1. Defining Purpose: The starting point is to understand and define the unique contribution your business makes to society. Beyond your economic contribution, what are your most important social and/or environmental levers for change? What does your company stand for? At Edelman we work with many Purpose-driven businesses, including Unilever and REI.
Unilever has a clear and straightforward Purpose – to make sustainable living commonplace. The business is synonymous with its Sustainable Living Plan which sets transparent targets for responsible growth.
REI, the US-based national outdoor retail co-op, has a simple and powerful Purpose – to inspire, educate, and outfit people for a lifetime of outdoor adventure and stewardship. Three years ago, they started their #OptOutside movement that has inspired over 15 million Americans to enjoy life outside.
2. Stress testing the business: The next step is to ensure that every aspect of your business is true to your Purpose. For a consumer goods business, this would mean mapping out your complete value chain from sourcing raw materials through to the disposal of your products. At each stage, you must manage risks and explore opportunities to create shared value in the supply, manufacturing, promotion and use of your products.
3. Scaling engagement: With your Purpose strategy in place, it is vital to bring this to life. This involves collaborating with partners, engaging stakeholders and developing powerful programmes to drive meaningful and lasting change. These partnerships will connect through shared values, address issues of concern to stakeholders and tie into the priorities of the business.
4. Storytelling and communicating: Your efforts and actions will be amplified even further by communicating your Purpose to the world and inspiring others to join in. You need to develop campaigns that make your impact famous, earn you and your partners trust as thought leaders and articulate your impact in a relevant, memorable and authentic manner.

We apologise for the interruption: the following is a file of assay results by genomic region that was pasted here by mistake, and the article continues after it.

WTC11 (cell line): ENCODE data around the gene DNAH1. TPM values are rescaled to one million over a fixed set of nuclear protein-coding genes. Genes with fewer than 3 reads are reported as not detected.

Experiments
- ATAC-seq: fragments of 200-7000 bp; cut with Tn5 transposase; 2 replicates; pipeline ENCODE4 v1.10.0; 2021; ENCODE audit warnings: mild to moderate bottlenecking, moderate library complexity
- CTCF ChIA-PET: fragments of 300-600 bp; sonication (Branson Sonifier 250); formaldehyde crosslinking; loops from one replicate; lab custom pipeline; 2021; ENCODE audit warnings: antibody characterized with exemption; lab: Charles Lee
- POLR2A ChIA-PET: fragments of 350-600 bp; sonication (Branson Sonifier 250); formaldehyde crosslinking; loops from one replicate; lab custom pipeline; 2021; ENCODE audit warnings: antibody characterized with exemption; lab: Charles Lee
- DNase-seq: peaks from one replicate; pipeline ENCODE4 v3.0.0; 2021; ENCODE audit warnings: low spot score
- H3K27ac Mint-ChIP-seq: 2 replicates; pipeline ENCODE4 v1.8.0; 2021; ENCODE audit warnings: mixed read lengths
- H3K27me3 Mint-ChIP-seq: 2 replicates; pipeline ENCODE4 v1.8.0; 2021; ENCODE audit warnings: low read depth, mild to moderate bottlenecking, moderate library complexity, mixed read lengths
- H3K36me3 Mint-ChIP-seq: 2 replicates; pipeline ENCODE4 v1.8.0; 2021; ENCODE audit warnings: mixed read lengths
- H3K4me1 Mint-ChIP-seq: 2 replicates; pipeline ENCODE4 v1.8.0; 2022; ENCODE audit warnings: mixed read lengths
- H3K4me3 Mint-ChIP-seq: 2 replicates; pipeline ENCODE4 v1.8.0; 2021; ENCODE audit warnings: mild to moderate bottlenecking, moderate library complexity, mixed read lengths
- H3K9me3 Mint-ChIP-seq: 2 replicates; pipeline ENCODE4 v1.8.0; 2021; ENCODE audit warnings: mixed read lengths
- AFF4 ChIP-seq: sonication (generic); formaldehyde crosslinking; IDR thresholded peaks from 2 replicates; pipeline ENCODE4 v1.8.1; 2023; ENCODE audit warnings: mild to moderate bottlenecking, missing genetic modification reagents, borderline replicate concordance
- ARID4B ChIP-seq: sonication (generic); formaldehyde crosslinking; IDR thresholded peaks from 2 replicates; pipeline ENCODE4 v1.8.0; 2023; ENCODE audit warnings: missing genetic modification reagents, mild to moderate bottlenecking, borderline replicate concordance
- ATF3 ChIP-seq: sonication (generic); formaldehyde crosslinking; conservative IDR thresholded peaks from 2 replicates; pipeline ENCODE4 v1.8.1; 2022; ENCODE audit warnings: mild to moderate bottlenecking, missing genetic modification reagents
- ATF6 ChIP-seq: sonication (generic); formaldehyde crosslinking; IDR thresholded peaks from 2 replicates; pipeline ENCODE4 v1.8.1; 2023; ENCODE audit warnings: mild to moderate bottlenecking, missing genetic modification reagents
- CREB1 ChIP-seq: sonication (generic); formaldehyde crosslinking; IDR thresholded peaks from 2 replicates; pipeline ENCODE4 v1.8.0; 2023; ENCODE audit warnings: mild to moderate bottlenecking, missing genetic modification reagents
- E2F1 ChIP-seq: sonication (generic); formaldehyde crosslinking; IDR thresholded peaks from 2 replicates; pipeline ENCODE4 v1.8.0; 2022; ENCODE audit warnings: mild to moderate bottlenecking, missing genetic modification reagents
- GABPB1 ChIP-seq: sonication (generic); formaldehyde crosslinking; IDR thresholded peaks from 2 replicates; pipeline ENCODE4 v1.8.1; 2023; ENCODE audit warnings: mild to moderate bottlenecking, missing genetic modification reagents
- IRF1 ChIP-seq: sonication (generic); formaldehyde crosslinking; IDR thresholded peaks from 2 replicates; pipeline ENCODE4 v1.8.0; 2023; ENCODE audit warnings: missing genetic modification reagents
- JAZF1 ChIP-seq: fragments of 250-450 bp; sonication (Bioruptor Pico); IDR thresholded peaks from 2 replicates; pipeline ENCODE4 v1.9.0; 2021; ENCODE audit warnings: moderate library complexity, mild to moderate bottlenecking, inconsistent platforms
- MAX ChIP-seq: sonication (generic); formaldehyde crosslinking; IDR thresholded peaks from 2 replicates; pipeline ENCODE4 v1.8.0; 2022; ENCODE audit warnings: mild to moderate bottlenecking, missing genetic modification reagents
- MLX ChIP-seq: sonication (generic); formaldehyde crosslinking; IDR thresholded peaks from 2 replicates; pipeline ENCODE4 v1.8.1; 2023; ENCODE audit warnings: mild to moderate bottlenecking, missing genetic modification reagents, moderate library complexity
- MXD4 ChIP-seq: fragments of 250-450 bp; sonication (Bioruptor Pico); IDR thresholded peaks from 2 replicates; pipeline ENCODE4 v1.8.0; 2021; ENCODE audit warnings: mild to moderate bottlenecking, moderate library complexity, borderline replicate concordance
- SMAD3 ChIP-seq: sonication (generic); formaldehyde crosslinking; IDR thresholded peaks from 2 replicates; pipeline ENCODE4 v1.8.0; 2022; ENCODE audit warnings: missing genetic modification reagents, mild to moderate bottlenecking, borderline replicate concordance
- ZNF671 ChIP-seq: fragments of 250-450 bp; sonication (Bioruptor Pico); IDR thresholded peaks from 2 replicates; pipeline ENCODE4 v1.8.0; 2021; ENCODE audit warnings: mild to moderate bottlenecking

5. Measurement and evaluation: Throughout the whole process, it is vital that you evaluate the business and societal impacts delivered through your Purpose. This data provides the feedback needed to guide your activities and keep moving forward successfully. Ultimately the positive changes you measure will influence your operating context which in turn shapes your Purpose.
In 2017, Unilever’s Sustainable Living brands accounted for 70% of turnover growth and those brands are growing 46% faster than the rest of the business.
The #OptOutside movement hugely enhanced REI’s brand reputation – in the first quarter following the launch, job applications rose 92% and membership in the co-op saw nearly double-digit growth.
Actions, not words
The concept of Purpose has an extremely strong bias for action. It is about business behaving purposefully to deliver commercial success in a way that engages others to achieve truly important societal objectives. Purpose produces results by motivating all stakeholders to move in the same direction through a powerful combination of resources, enthusiasm and focus.
The time for talking is over. Purpose requires collective action by business and its stakeholders to deliver shared value on the issues that matter to all of us.